Another thing I'd throw out there is, make sure that you're getting your information directly from the admissions office. Get on their mailing list. That's a big thing. I've certainly been out there on the web, as other people have, and seen blogs and different things of people who aren't actually from the admissions office, that sometimes don't know the specifics of what's going on there or what they're looking for. Things like that. But if you're on their mailing list, you're getting information directly from the source.

You know we're all in this together. The admissions people are trying to figure this out. They're doing webinars and you can meet or see or hear from members of the admissions committee. I know a lot of the admissions directors will have videos or interviews or blog posts or podcasts like this one where they're sharing with you what it is they're looking for. Make sure you're listening to those things make sure you're paying close attention and know what's going on.

I highly recommend attending admissions webinars at the schools that you're applying to in addition to diving deep into their websites. They'll keep you aware of all the changes that have occurred in their programs and in their admissions processes.

ERIKA OLSON: Yeah and you know I was actually just talking with some friends about how all of the brilliant minds around the world are focused on solving problems specific to COVID19 right now. Whether it be trying to find a vaccine or treatments or whether it be creative solutions in education or communication or transportation or entertainment or hospitality services. And of course the brilliant minds at business schools across the globe are focused, not only on those sorts of problems, but also on how to make things work better at their own institutions including admissions, as you were saying.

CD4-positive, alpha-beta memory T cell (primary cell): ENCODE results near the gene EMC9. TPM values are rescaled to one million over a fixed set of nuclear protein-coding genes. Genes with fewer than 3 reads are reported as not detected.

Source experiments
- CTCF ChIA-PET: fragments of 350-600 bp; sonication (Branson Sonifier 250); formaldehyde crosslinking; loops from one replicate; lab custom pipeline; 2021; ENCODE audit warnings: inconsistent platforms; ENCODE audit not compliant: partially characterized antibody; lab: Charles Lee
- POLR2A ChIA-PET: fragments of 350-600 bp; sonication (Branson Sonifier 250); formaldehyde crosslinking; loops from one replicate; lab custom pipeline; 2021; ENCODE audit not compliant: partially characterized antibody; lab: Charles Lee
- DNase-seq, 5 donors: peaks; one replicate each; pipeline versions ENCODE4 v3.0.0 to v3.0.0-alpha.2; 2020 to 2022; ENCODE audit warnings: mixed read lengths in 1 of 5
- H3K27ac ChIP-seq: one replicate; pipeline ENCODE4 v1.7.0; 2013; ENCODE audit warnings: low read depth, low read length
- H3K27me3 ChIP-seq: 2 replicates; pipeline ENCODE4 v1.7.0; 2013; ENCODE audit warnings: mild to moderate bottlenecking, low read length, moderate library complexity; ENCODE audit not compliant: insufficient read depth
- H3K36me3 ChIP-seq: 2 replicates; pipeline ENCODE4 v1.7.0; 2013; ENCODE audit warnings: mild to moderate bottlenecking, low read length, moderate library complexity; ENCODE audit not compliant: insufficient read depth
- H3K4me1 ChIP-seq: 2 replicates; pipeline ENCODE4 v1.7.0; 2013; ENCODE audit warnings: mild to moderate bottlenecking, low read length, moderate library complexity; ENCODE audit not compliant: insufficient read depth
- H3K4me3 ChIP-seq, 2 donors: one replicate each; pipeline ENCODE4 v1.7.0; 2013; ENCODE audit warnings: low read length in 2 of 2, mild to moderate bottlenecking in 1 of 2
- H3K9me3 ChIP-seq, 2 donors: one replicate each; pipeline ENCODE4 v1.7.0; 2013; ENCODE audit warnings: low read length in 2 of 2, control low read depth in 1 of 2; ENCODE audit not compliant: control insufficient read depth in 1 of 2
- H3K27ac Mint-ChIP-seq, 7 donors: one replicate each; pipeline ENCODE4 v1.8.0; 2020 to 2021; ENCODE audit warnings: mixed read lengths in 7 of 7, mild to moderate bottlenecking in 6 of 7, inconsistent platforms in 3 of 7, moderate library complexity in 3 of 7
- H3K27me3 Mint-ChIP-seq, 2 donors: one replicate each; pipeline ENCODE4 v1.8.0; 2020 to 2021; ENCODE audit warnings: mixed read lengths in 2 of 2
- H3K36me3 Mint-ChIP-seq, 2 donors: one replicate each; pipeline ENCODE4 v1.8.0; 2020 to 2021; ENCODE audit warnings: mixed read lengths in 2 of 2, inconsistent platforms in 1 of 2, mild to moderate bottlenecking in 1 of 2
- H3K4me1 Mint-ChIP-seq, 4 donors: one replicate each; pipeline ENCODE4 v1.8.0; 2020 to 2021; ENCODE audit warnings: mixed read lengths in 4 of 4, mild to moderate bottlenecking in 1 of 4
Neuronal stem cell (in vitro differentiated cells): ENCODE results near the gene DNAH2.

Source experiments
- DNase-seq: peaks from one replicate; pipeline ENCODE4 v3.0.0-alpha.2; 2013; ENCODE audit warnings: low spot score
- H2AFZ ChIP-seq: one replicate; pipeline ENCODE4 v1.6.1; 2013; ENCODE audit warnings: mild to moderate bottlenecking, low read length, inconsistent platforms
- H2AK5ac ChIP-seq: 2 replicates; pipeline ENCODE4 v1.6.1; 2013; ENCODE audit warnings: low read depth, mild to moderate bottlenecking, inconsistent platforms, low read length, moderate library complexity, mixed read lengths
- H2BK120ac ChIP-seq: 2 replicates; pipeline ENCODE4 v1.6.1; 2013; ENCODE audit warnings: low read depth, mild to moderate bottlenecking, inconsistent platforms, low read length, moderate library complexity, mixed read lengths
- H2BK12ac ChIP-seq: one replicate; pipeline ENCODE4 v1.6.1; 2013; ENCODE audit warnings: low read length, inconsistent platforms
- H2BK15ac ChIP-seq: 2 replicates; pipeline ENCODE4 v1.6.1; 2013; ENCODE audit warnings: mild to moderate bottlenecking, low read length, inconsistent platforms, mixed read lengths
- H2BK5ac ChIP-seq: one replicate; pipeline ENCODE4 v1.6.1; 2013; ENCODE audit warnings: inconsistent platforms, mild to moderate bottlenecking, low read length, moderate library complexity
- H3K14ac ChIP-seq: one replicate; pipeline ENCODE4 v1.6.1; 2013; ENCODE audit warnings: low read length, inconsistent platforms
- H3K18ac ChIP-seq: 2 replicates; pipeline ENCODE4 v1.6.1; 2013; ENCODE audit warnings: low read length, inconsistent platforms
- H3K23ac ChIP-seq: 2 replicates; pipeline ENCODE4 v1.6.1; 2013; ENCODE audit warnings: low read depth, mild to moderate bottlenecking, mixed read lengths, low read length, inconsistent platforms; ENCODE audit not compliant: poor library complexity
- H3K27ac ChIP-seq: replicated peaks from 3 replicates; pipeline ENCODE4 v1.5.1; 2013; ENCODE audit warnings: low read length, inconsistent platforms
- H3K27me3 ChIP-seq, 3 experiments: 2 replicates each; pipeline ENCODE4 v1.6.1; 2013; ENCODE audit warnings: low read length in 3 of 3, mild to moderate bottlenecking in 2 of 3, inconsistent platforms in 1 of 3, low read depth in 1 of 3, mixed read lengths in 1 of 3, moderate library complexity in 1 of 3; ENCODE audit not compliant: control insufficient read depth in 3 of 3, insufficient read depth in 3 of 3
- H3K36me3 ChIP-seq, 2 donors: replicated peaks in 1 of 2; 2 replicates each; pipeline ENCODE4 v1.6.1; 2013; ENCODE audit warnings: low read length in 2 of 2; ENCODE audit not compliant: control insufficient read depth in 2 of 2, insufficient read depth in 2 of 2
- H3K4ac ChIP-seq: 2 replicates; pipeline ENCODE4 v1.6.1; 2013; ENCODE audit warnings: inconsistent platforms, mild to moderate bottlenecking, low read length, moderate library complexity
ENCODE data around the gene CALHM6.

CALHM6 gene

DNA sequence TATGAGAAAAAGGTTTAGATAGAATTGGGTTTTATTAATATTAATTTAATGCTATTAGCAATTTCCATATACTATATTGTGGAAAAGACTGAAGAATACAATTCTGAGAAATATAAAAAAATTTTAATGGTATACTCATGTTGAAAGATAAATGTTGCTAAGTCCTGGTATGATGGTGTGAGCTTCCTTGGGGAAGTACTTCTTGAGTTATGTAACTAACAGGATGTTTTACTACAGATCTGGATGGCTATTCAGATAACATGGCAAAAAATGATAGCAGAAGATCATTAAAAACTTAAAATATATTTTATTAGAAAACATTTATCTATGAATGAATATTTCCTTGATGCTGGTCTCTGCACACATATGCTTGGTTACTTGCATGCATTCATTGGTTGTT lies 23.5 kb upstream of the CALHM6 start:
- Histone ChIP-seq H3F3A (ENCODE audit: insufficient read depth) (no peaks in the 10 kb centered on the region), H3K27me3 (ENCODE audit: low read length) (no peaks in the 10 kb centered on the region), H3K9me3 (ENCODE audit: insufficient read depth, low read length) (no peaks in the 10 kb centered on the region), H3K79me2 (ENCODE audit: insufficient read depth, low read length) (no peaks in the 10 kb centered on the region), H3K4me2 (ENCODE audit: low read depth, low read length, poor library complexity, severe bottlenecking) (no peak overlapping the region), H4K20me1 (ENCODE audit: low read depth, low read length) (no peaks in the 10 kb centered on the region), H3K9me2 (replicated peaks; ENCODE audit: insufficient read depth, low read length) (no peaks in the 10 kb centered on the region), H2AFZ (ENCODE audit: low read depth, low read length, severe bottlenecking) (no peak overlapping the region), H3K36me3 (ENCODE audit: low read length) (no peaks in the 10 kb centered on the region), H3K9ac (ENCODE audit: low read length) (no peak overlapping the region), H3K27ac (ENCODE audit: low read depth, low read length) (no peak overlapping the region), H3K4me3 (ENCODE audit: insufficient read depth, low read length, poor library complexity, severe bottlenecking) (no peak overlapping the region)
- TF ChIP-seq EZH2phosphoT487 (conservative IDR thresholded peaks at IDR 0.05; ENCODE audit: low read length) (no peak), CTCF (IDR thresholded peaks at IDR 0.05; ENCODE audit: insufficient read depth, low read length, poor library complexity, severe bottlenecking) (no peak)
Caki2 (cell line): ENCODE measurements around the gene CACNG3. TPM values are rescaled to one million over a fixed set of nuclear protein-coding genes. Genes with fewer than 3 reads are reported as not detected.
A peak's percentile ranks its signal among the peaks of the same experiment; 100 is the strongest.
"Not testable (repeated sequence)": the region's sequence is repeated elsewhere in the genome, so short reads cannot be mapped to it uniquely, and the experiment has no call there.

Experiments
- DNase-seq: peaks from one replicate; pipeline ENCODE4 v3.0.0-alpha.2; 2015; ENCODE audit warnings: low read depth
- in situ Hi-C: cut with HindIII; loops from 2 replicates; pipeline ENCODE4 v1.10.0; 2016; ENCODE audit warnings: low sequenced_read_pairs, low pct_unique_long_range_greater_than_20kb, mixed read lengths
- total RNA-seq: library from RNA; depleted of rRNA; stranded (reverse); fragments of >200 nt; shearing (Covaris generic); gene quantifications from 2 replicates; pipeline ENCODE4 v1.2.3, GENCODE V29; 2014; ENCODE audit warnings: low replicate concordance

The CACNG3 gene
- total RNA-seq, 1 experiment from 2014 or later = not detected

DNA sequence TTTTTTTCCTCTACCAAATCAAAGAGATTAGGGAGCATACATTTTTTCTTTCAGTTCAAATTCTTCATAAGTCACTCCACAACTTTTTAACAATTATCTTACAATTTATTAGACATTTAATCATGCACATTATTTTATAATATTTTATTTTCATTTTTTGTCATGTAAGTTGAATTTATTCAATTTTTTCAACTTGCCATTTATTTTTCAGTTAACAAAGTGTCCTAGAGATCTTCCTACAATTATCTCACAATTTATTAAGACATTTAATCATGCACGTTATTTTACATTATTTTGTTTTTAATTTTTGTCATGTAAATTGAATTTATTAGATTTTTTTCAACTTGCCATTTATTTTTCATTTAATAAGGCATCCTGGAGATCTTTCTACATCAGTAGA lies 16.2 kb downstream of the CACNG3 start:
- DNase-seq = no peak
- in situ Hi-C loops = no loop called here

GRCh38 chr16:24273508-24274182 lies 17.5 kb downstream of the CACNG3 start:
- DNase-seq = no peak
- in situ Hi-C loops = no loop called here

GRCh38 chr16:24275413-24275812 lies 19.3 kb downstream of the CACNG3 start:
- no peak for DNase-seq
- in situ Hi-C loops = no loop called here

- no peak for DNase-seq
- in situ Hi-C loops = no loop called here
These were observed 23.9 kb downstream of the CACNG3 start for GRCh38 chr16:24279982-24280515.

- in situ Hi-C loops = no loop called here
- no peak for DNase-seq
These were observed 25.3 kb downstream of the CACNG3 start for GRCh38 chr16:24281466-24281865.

And then there's testing. If you had told me last year that there would be a way to take business school tests in the comfort of your own home, I would have said you were crazy. But here we are. So that does lead me to my next question. Because tests of this sort have been taken and testing centers for so many decades, it's hard for people to wrap their minds around this new option.

To me, an at-home test seems like a natural next step that perhaps, COVID just accelerated into being a little bit faster, as you were talking it's an accelerator. But as with anything new, there's some apprehension and confusion about it. So the question we're getting a lot is, is at home test the same thing as the one you take in the testing center. I think some people might have anxiety about the at-home tests because they're not clear on how it all works. So maybe you could shed some light on that.